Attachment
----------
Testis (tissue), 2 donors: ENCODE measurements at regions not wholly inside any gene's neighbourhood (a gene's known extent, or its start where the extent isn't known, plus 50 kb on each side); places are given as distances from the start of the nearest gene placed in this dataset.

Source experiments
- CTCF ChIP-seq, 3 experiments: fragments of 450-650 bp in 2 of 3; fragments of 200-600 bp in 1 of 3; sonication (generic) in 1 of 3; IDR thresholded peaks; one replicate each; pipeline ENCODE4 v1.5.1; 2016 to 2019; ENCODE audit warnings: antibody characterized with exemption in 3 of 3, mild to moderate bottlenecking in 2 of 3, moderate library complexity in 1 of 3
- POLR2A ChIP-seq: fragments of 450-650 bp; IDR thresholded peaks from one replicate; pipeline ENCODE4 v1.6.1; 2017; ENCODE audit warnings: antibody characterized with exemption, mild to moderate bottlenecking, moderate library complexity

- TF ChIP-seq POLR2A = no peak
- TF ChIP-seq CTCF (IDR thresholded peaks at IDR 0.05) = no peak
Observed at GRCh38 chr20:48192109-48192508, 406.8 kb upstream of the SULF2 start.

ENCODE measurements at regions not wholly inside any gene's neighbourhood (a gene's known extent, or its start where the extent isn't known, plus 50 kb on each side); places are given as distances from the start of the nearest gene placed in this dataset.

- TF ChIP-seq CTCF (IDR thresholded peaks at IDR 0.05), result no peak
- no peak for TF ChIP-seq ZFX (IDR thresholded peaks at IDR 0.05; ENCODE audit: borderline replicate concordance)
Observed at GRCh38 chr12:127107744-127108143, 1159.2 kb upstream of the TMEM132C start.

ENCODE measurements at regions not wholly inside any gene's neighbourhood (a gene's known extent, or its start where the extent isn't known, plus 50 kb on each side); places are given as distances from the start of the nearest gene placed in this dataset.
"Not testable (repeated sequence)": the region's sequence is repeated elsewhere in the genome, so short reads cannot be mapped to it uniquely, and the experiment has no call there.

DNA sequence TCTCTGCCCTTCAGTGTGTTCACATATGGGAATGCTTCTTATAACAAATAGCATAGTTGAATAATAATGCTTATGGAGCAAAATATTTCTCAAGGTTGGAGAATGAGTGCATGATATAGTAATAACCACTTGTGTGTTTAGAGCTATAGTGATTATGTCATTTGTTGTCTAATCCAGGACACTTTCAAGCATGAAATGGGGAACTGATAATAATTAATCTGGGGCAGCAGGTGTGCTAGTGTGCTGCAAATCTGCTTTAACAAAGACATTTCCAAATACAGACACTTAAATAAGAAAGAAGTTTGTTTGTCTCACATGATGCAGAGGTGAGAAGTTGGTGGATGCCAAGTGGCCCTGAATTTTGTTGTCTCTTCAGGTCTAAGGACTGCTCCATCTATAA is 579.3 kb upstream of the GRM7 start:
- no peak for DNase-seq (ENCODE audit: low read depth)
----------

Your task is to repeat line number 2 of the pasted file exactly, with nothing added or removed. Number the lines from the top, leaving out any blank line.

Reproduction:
Source experiments